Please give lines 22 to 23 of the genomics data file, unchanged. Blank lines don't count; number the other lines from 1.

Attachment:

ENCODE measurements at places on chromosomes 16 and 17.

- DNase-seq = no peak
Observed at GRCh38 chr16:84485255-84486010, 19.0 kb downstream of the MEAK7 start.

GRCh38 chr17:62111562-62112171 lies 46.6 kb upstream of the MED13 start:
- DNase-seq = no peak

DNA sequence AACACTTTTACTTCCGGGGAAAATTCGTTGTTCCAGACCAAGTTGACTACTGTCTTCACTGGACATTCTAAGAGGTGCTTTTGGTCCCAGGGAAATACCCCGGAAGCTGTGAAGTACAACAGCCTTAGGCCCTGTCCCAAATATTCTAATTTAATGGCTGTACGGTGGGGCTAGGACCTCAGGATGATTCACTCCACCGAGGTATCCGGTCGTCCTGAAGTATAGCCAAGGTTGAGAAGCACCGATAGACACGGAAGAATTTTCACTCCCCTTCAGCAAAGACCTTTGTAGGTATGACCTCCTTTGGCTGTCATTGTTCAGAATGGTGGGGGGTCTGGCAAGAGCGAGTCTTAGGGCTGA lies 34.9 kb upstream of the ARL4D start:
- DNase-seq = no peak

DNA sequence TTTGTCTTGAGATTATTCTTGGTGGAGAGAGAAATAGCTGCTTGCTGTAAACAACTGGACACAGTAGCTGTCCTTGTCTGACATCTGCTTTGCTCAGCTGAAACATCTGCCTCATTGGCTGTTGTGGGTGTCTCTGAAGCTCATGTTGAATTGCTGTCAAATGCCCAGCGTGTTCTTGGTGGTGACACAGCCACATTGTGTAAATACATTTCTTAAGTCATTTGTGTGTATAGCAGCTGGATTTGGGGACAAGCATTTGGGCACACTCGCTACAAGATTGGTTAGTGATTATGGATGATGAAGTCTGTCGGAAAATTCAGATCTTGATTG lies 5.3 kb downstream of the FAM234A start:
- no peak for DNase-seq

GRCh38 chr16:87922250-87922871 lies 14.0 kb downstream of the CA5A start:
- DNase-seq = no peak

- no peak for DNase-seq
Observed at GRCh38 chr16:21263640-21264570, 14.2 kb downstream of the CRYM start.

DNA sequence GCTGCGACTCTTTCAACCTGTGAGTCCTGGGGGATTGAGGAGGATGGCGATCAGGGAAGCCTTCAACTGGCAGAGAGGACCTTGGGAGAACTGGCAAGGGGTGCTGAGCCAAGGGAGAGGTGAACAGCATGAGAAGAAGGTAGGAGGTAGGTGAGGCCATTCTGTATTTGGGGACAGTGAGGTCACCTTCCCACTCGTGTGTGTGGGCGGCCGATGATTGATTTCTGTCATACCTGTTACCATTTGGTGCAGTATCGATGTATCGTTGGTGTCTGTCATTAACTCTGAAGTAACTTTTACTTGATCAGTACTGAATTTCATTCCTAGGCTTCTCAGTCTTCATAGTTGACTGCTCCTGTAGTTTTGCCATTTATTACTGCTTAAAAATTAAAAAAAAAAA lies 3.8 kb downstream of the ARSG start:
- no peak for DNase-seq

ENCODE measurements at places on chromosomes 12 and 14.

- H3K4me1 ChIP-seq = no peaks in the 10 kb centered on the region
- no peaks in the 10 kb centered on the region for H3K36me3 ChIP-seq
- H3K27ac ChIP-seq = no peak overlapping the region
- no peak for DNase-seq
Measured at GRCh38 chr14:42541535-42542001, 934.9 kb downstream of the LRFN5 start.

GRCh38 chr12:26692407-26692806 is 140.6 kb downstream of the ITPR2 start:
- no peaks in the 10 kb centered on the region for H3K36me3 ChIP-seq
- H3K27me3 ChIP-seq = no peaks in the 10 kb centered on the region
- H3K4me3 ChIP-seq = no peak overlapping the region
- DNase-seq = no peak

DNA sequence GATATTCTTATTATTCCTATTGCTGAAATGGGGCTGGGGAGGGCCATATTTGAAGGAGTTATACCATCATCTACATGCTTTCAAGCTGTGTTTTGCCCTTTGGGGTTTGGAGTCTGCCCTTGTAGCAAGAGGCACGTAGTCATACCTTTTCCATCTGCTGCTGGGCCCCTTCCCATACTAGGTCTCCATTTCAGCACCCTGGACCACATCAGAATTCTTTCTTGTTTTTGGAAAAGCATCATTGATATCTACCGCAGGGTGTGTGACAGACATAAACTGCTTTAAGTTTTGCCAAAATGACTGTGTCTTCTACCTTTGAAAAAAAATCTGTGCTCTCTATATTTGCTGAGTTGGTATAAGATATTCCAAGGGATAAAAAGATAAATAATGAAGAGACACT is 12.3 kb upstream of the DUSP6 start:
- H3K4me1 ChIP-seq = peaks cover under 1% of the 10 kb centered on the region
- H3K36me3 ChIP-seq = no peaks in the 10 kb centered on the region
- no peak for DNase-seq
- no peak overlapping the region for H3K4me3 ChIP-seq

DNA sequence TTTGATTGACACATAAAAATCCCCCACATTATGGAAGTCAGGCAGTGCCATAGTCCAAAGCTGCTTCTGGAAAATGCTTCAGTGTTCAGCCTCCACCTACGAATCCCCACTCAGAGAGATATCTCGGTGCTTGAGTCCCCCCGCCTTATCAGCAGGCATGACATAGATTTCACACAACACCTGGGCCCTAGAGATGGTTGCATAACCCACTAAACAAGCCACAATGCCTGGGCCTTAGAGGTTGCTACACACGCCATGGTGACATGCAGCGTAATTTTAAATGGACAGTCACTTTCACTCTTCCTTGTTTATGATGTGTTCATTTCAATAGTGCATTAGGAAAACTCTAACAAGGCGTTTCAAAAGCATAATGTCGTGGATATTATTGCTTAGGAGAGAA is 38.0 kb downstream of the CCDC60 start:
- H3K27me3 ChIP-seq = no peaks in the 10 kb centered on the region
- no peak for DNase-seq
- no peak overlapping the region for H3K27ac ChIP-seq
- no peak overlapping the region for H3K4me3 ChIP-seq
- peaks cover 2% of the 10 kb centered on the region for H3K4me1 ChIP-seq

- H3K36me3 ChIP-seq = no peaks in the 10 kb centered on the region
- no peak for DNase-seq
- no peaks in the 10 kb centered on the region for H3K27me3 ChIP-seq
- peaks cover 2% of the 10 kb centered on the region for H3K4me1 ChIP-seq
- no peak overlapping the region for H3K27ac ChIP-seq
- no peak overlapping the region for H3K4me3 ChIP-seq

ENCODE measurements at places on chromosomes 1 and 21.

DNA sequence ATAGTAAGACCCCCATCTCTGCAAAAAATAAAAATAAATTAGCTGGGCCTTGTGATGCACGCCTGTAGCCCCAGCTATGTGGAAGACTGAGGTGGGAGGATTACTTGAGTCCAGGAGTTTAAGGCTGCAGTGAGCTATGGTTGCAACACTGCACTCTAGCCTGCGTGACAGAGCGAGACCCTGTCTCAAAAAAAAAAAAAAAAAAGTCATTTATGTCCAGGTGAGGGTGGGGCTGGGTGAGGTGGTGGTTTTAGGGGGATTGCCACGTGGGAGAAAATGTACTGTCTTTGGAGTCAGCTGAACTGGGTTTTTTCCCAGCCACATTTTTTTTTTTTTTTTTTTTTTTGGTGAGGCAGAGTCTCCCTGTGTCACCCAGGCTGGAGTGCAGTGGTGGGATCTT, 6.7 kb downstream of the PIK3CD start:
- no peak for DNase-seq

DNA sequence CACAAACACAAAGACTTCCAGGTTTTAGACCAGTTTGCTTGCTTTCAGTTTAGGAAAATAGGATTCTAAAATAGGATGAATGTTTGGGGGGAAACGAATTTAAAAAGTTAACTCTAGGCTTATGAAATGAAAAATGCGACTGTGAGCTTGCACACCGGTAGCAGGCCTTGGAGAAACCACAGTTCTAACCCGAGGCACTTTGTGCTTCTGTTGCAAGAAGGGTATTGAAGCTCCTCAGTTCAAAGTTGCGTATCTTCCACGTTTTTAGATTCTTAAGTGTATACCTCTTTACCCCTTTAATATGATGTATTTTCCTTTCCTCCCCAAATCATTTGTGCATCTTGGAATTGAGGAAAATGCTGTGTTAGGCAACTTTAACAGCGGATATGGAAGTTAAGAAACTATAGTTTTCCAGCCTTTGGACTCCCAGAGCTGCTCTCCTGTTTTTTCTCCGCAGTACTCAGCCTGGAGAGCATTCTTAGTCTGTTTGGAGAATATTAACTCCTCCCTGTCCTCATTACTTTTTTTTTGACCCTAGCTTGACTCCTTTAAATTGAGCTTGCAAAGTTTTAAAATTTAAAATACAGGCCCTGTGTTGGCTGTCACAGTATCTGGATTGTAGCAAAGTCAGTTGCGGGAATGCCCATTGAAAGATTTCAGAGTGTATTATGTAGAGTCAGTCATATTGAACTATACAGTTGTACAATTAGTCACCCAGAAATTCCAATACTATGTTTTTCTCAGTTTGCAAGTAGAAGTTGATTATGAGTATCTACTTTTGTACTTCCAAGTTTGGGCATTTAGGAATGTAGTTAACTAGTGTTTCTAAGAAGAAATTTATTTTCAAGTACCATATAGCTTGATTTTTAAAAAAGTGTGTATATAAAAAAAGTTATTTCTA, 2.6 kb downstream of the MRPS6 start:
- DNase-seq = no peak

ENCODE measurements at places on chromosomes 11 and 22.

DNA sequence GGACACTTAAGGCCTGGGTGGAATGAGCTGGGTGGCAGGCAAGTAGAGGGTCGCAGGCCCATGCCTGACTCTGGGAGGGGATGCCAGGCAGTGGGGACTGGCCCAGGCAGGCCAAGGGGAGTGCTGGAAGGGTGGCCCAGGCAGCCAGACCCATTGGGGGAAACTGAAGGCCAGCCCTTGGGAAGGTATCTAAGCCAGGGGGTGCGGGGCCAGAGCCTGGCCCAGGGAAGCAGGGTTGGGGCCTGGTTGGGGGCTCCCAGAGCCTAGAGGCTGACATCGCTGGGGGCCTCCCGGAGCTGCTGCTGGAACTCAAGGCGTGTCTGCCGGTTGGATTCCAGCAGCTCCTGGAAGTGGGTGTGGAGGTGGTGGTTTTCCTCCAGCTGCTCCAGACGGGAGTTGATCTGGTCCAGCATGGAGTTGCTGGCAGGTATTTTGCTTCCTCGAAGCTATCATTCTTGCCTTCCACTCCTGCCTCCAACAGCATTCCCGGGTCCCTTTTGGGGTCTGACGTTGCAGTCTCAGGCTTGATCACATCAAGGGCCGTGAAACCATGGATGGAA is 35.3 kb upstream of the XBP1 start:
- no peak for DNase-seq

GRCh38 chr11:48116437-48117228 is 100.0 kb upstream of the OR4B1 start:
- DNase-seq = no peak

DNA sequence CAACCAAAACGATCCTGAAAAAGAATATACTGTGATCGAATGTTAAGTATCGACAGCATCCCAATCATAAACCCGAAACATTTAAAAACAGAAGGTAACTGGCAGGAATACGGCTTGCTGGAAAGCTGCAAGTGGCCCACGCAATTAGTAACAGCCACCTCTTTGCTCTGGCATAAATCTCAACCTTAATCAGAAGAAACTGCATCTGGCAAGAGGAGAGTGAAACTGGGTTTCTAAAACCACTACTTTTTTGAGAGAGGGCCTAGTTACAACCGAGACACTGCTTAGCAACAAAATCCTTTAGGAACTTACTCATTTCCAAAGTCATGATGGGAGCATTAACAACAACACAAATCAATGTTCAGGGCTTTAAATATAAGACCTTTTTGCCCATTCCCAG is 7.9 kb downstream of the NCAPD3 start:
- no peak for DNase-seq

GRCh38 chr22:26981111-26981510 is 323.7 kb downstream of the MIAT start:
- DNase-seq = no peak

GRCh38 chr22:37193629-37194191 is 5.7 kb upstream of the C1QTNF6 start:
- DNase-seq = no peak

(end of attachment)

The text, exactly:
GRCh38 chr12:26692407-26692806 is 140.6 kb downstream of the ITPR2 start:
- no peaks in the 10 kb centered on the region for H3K36me3 ChIP-seq